Opening Your Life’s Owner’s Manual

A short while ago, I realized that the easiest way to understand a flaw you see in someone else is to look for it in yourself. More often than not, you’ll find you possess some iteration of that flaw. You are humbled to both look upon your flawed acquaintance with more understanding and to try to correct the flaw in yourself as best you can. It is a very worthwhile exercise, if not difficult. After all, self-examination is not easy for anyone.

Remember this. We’ll come back to it.

I have a bad habit of getting too invested in other people’s lives. It is usually out of a mix of concern, intrigue and fascination, but I tend to get overly caught up. One thing that usually bothers me is when people I know — typically people who have tremendous capacity and potential, people who I usually want to spend a lot of time with because I find them to be unique and fun — act as their own worst enemy, bemoaning their place in life without acknowledging that they, and they alone, possess the capability to make a change. It’s a lot easier, and perhaps more comforting, to believe that “things will happen,” that the answers will reveal themselves, that all things come to those who wait. In truth, however, the fact is that if you build it, they will come.

To take a close look at your own life and the choices you are making (yes, very “Man in the Mirror” way to phrase it, I know) requires you to realize that you own your own life. This is hard, and scary. This requires accepting that while fate does not have anything to do with it, serendipity does. You understand that you control the direction your life goes, while understanding that factors you cannot control may come to bear and affect that direction. This means that you accept full responsibility and hold yourself 100 percent accountable for all decisions you make — or don’t make.

When I was at Podcamp Boston this past weekend, I was surrounded with people who at some point — or maybe they have done this since birth — decided to own their own lives and devote them to exploring the ever-evolving online space, and the ways people use it to communicate and connect. Sure, some of these folks have had cults of personality form around them, but as I’ve gotten exposed to more of these people, I find them to be on the whole pretty authentic, genuinely friendly and excited people who are evangelizing something they feel passionate about but also know how to listen. (Social media is all about listening, after all.) It was pretty inspiring. I guess in HR speak, they call those types of people “self-starters.”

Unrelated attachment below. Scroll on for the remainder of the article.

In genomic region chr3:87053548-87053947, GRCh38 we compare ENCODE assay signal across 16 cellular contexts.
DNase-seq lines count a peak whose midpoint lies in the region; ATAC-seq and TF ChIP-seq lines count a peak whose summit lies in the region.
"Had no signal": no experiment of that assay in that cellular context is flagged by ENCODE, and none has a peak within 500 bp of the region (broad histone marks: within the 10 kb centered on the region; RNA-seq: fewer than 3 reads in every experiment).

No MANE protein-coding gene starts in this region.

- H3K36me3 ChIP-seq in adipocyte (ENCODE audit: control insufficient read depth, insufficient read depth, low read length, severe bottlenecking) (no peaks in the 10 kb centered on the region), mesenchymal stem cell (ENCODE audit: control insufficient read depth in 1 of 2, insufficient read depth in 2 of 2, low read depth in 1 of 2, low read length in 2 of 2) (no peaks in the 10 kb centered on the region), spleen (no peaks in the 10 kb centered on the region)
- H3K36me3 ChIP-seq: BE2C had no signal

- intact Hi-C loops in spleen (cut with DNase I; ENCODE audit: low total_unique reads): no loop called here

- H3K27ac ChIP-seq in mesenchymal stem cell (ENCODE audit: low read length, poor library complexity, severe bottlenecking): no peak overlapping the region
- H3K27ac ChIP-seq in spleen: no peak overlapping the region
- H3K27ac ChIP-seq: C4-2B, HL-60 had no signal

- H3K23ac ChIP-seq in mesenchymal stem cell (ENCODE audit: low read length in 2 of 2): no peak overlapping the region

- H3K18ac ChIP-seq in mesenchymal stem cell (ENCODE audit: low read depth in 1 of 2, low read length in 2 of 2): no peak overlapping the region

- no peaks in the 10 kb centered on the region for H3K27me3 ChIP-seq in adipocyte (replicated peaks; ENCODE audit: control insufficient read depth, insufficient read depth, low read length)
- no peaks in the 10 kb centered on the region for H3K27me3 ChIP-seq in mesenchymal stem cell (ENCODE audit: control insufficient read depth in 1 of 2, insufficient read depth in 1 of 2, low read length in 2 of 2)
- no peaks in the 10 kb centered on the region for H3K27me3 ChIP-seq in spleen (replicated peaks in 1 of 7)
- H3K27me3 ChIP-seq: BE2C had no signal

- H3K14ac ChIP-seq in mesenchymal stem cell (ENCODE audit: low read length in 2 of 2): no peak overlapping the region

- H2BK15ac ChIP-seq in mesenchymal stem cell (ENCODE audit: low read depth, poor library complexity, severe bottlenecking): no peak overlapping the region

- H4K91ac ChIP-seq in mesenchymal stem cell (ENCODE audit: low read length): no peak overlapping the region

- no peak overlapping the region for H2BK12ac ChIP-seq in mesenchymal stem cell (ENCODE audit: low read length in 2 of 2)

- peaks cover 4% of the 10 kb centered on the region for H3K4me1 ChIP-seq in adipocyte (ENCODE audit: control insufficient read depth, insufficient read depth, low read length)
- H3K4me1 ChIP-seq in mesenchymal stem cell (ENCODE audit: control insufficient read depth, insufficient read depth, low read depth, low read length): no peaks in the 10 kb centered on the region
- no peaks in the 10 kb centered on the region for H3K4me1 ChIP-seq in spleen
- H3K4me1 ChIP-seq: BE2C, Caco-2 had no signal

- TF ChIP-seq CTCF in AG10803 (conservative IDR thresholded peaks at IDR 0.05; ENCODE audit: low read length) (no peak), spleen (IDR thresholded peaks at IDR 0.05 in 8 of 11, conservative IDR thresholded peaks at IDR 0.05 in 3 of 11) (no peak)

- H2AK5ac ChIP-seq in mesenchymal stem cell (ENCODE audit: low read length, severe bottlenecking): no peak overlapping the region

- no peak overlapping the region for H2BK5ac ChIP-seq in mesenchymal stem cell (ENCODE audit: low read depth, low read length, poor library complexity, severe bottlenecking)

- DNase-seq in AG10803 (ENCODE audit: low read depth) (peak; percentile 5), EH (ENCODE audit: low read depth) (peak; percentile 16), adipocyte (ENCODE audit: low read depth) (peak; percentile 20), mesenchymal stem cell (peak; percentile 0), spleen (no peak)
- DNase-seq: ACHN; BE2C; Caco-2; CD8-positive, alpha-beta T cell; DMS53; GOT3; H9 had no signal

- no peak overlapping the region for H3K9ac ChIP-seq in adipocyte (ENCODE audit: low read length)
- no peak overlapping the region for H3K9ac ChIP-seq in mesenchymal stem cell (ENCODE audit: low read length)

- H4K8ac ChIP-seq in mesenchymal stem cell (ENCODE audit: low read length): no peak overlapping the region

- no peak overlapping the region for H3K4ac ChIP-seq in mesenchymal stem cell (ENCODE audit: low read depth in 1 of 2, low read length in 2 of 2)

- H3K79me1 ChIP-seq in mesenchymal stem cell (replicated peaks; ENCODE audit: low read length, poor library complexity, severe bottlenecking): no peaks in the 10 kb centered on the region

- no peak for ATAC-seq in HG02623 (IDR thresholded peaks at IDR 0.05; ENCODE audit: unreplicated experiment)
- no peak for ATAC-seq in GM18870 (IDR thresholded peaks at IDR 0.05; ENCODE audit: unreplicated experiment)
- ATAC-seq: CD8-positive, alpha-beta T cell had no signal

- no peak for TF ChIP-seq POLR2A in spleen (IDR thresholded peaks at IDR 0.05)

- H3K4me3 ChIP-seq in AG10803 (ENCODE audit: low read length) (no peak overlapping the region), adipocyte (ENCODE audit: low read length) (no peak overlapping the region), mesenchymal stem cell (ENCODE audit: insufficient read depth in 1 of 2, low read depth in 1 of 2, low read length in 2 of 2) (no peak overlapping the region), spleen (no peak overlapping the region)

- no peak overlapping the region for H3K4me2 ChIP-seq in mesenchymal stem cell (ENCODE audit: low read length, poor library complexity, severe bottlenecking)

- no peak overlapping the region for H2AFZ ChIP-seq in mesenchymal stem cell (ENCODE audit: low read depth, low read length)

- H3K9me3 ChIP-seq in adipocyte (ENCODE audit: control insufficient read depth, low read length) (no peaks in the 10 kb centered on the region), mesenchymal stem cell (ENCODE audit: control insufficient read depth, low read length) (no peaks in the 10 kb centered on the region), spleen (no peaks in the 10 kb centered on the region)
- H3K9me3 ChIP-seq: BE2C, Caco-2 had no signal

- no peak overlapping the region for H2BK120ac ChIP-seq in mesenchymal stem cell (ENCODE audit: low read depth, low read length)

The real key, though, is to be a self-sustainer. Starting is easy. It’s keeping it up that’s hard.

Now, back to what I said at the beginning of this post. It’s easy for me to look at the people in my life who I feel are not living up to their potential, who are sitting back and avoiding making the tough decisions that might make them happier, more fulfilled individuals.

What’s hard is for me to see that I am doing the same thing right now. In my life, I have many things I want to do, and I have the ability to do them. But I hold myself back — with fear, doubt, confusion, helplessness. The four horsemen of my own apocalypse, if I let them run wild.

It’s time to own up to the difficult truth: I own my own life, and it’s time to start acting like it.

The other key to being a self-starter and a self-sustainer, the thing people sometimes forget, is that the self in those terms is only a part of it.  We don’t get anywhere in life without the love and support of our friends, family and creative collaborators. There is strength in numbers, and the bigger your network, the more likely you will be to reduce the roar of those four horsemen to a whinny. Sometimes it’s hard to ask for help, or realize a task is more than you can handle. But, better to ask than to not.

The key to all of this, of course, is your own determination to own your own life, to start something and keep it going. And more often than not, you have to fake it to make it. Owning your own life sometimes means just acting like you own your own life even when you’re not quite ready to believe you do. That’s okay. If it walks like a duck and talks like a duck, it must be a duck, right? You may think so, but right now, that duck thinks it’s an aardvark. In time, though, with enough quacking, it will embrace its inner duck.

That said… quack, quack.


One response to “Opening Your Life’s Owner’s Manual

  1. That’s why I act confident in public and in the public eye and use lj to open my closet of insecurities. It never really goes away, you just learn where it’s safe to express it and let off steam.

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